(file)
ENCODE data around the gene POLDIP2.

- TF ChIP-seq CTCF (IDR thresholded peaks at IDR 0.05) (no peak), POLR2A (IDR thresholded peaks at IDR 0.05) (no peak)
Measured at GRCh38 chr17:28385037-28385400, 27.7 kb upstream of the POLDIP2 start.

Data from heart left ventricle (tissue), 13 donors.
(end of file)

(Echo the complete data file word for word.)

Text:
ENCODE data around the gene POLDIP2.

- TF ChIP-seq CTCF (IDR thresholded peaks at IDR 0.05) (no peak), POLR2A (IDR thresholded peaks at IDR 0.05) (no peak)
Measured at GRCh38 chr17:28385037-28385400, 27.7 kb upstream of the POLDIP2 start.

Data from heart left ventricle (tissue), 13 donors.